The Brave New Path of Energy Federalism

Rossi, Jim
December 2016
Texas Law Review;Dec2016, Vol. 95 Issue 2, p399
Academic Journal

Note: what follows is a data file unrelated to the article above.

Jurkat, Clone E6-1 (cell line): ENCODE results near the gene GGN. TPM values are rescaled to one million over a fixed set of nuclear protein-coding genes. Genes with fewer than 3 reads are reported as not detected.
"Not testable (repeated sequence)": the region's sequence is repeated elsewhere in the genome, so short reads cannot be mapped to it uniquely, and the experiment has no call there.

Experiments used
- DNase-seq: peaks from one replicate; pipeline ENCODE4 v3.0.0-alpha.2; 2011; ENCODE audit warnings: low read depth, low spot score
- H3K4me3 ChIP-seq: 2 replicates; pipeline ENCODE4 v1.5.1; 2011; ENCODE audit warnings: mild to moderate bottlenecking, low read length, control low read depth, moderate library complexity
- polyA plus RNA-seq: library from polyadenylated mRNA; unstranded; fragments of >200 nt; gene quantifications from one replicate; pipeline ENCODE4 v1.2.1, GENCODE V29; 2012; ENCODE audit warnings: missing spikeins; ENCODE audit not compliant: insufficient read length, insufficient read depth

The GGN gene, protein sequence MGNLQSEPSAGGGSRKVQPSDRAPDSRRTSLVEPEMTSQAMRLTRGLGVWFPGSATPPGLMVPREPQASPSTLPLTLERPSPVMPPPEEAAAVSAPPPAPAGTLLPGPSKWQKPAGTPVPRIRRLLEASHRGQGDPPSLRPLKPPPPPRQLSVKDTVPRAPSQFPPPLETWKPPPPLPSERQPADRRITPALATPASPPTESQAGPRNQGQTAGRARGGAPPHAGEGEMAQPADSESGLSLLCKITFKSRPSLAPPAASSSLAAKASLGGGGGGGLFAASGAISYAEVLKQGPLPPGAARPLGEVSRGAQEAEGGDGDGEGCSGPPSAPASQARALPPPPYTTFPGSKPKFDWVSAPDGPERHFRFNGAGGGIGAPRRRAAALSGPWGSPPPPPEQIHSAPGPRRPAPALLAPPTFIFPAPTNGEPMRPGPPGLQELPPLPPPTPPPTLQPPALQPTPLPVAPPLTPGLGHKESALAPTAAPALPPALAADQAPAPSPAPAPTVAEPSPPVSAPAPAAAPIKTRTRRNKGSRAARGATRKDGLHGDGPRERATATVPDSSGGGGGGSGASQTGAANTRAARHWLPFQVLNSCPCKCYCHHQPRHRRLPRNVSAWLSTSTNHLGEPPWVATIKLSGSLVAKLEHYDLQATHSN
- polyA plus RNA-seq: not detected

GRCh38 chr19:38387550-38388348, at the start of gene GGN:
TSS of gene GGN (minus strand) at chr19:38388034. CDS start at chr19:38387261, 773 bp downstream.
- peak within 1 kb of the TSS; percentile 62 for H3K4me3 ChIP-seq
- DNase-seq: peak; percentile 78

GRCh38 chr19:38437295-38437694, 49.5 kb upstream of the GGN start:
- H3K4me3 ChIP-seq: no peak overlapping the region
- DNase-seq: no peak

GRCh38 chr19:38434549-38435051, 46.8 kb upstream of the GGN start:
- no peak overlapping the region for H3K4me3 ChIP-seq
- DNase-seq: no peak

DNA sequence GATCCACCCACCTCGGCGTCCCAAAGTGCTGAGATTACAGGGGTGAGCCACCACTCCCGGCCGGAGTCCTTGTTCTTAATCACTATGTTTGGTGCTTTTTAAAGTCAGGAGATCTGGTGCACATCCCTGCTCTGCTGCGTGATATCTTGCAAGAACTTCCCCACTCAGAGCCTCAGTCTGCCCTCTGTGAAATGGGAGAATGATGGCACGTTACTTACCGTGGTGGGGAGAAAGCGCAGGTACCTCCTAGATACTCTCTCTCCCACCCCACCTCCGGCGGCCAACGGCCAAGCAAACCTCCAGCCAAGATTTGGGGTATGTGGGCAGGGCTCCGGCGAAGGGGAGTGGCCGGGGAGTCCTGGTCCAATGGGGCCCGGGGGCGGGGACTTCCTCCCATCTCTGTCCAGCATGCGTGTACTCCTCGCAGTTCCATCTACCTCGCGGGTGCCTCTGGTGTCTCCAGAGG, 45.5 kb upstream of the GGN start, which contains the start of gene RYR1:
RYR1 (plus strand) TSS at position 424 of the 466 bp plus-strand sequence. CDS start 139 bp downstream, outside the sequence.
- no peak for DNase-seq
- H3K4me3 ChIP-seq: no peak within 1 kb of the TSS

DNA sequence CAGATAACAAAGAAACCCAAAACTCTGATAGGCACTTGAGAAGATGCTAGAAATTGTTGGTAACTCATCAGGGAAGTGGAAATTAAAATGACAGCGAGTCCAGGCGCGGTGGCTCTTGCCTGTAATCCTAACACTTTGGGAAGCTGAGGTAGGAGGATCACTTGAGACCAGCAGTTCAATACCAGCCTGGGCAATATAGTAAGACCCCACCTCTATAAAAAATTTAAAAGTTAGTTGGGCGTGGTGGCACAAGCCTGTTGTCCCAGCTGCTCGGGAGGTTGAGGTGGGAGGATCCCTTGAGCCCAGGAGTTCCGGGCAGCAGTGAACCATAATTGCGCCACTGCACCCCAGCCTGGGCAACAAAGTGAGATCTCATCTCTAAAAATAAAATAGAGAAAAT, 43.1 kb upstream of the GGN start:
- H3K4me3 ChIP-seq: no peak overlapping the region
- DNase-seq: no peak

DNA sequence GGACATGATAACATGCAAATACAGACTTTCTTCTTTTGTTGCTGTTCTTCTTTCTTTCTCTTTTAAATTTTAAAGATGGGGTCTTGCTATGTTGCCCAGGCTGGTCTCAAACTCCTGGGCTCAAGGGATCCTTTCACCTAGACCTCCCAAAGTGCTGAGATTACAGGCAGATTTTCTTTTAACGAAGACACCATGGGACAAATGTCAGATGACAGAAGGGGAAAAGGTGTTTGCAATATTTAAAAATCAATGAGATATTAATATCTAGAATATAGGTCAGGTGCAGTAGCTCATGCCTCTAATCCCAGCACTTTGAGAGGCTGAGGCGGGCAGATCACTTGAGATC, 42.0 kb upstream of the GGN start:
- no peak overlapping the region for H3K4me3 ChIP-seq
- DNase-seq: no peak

For much of the past eighty years, courts have fixated on dual sovereignty as the organizing federalism paradigm under New Deal-era energy statutes. Dual sovereignty’s reign emphasized a jurisdictional “bright line, ” a fixed and legalistic boundary between federal and state regulators. This Article explores how three recent Supreme Court decisions limit dual sovereignty’s role as the organizing federalism principle under energy statutes. These recent decisions do not approach federal-state jurisdiction as an either/or proposition, but instead recognize it is concurrent for many energy transactions. Concurrent jurisdiction opens up a brave new path of possibilities for energy federalism but also has been a target of criticism, including in Justice Scalia’s last published dissent. This Article defends concurrent jurisdiction as consistent with the language, history, structure, and primary purposes of energy statutes. At the same time, energy federalism's path continues to navigate a trove of doctrinal relics from dual sovereignty’s reign, such as field preemption. These doctrines must be cleared from federalism’s path if regulators are to successfully address the challenges presented by modern energy markets: expanding clean-energy resources, integrating those resources into the grid, protecting reliability, addressing energy security, and monitoring anticompetitive conduct that is harmful to consumers, to name a few. The Article concludes by calling on courts and regulators to be attentive to opportunities for promoting democratically-accountable agency preemption while addressing the challenges of new forms of energy federalism.


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